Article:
Ivan Kaufman’s Blog2017-07-19T16:32:21+00:00

Ivan Kaufman’s Real Estate Blog

Weekly Roundup Intro: Week of November 25, 2019

This week’s roundup offers insights on opportunity zones, multifamily construction trends and 2020 predictions for the housing market. First, Trepp provides an update the Opportunity Zone program, including new regulatory developments and where investors are acquiring properties to take advantage of its benefits. Next, NAHB analyzes the average unit size of new multifamily construction, with the median shrinking from a post-recession high of 1,133 square feet in 2015 to 1,108 square feet as of third-quarter 2019. Arbor’s Chatter takes a look at single-family rental cap rates, which have remained steady despite interest rate volatility throughout this year. Then, Redfin provides its predictions for the housing market in 2020, including its expectations for a competitive landscape due to fewer available homes and low mortgage rates. Finally, Realtor.com releases its affordability report for the third quarter, which found that while homes are slightly more affordable than they were last year across the top 100 metros, most markets continue to suffer from a lack of affordable housing supply. 

An Update on Opportunity Zones: How will Regulatory Uncertainty Impact Investment?

Trepp – November 26

“The frenzy has since subsided considerably, but the program nonetheless continues to pique investor interest.”

Multifamily Built-for-Rent: 93% Market Share

NAHB – November 25

“The market share of rental multifamily construction starts held steady at 93% during the third quarter of 2019. In contrast, the historical low share of 47% was set during the third quarter of 2005, during the condo building boom.”

SFR Cap Rates Hold Steady as Benchmark Interest Rates Fall

Arbor Chatter – November 25

“Dating back to 2012, SFR cap rates reached a high of 11.0%. In the years since, they have dropped by more than 470 basis points (bps) to 6.3%.”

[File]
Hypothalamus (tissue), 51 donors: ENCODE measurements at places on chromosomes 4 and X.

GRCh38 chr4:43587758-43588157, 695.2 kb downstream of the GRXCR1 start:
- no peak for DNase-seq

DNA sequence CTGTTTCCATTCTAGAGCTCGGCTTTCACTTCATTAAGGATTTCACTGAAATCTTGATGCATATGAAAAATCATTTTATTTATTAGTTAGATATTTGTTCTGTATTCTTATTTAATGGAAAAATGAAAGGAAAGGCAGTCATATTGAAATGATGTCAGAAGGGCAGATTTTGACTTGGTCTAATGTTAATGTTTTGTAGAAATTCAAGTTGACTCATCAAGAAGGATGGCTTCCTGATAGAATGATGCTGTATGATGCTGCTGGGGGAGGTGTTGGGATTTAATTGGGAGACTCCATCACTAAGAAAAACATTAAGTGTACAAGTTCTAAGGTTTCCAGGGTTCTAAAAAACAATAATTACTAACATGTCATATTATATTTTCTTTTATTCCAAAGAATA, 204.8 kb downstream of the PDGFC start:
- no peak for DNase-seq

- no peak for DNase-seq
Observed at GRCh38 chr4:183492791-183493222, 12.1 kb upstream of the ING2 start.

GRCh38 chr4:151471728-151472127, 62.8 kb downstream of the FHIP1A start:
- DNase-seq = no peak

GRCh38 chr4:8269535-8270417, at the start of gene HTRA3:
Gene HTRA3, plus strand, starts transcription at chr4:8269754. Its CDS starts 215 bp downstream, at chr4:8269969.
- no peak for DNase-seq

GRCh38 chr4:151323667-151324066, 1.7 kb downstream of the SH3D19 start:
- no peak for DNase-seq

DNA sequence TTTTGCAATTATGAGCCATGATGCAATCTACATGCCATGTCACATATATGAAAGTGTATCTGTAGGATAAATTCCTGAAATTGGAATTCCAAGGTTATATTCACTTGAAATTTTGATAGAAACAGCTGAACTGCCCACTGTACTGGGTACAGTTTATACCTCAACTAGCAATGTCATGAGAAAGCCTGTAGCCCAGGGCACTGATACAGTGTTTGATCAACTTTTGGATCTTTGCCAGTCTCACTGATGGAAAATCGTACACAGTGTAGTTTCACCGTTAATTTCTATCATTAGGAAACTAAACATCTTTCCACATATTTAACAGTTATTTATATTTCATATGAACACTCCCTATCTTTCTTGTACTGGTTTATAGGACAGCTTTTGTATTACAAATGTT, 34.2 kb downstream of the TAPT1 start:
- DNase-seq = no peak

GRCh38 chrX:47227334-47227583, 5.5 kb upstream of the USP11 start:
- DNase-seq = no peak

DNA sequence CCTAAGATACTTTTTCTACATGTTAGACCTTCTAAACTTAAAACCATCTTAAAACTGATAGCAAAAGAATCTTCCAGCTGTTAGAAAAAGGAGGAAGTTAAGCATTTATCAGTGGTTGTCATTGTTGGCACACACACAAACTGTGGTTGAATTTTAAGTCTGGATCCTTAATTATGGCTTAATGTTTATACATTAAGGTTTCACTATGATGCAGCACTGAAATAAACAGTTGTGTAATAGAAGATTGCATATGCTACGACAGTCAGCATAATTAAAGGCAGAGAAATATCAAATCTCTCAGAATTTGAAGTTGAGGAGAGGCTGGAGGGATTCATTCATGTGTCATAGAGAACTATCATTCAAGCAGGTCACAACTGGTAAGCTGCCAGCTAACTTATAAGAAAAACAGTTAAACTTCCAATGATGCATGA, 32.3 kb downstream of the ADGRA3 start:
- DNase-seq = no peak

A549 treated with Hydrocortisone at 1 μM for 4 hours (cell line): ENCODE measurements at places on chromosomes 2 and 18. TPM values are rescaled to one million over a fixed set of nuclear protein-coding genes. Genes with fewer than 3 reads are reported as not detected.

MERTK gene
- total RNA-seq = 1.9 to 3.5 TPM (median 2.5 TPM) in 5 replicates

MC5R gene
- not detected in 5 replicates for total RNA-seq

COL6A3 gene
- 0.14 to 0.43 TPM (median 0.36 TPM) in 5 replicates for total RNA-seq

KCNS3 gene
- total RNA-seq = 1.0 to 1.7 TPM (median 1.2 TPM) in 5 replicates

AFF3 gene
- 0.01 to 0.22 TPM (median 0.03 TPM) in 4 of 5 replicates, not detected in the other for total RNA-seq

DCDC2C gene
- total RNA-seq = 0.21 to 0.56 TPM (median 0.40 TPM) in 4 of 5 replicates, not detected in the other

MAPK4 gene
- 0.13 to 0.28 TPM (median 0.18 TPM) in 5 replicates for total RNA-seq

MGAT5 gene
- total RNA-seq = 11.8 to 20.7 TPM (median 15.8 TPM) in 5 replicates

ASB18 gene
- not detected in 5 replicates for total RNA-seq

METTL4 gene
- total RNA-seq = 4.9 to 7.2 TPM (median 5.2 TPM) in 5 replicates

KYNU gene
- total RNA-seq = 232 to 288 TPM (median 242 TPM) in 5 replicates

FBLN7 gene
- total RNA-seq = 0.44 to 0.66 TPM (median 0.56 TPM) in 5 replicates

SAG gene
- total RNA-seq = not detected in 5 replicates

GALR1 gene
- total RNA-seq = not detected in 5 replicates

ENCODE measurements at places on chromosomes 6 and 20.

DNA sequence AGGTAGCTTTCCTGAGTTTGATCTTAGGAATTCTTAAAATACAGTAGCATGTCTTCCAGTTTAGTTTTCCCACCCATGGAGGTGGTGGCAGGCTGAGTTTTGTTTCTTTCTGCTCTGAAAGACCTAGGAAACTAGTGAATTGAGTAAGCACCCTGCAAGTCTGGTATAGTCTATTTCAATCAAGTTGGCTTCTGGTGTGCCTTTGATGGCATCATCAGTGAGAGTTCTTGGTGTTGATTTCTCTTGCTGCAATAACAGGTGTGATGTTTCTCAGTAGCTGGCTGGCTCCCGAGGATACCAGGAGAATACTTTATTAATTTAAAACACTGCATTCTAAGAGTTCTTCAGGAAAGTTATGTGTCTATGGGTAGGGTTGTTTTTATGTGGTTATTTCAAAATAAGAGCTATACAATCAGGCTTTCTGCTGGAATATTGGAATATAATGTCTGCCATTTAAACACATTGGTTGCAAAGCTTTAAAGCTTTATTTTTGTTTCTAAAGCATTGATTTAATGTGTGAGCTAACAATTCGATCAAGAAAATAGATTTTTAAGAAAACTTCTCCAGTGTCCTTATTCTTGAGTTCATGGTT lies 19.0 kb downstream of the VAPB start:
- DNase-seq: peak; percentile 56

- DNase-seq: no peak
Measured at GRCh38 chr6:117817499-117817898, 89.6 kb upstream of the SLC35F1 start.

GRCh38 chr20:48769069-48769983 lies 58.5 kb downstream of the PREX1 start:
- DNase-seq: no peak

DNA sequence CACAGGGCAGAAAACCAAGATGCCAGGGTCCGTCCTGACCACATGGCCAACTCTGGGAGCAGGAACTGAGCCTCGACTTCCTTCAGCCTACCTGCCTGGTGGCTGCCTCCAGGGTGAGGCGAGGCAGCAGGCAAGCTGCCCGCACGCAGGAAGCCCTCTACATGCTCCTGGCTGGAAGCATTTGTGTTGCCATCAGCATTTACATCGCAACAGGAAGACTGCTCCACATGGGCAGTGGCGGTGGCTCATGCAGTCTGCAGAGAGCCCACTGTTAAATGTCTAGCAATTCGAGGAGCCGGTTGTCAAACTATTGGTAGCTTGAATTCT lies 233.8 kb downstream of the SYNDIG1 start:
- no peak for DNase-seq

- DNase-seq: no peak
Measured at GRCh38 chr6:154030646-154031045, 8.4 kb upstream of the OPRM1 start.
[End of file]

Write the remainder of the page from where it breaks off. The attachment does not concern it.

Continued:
Redfin’s 2020 Housing Market Predictions

Redfin – November 25

“We predict the housing market will be more competitive in 2020 as the cooldown that began in the second half of 2018 comes to an end.”

Home-Ownership More Affordable than a Year Ago but Remains out of Reach for Many

National Association of REALTORS – November 25

“In the third quarter of 2019, 81 out of the nation’s 100 largest metros became more affordable compared to the same time period in the previous year, whereas 10 were unchanged and 9 became less affordable.”

Weekly Roundup Intro: Week of November 18, 2019

This week’s roundup takes a look at millennial rentership, multifamily rent growth and the most expensive zip codes in the U.S. First, Apartment List reveals the results of its “2019 Millennial Homeownership Report,” which shows that 12.3% of millennial renters plan to “always rent,” an increase from 10.7% a year ago, with many respondents saying down payments present the biggest obstacle to owning a home. Next, NREI notes that apartment rents are expected to continue rising due to sustained demand, but rates of growth will be slower than in previous years. Arbor’s Chatter blog covers NYU Schack’s recent capital markets conference, where expert panelists discussed issues impacting the real estate sector, including technology adoption and finding investment opportunities in the current economic environment. Then, CoreLogic observes that single-family rents increased 3% year over year in September, with lower-priced homes seeing faster increases than high-priced homes. Finally, PropertyShark lists the most expensive cities in the U.S., with California and New York housing some of the nation’s priciest metros.

2019 Millennial Homeownership Report: More Millennials Are Preparing For A Life of Renting

Apartment List – November 19

“The share of millennials who plan to rent forever is on the rise. Even among those who expect to purchase a home in the future, nearly half have saved nothing for a down payment.”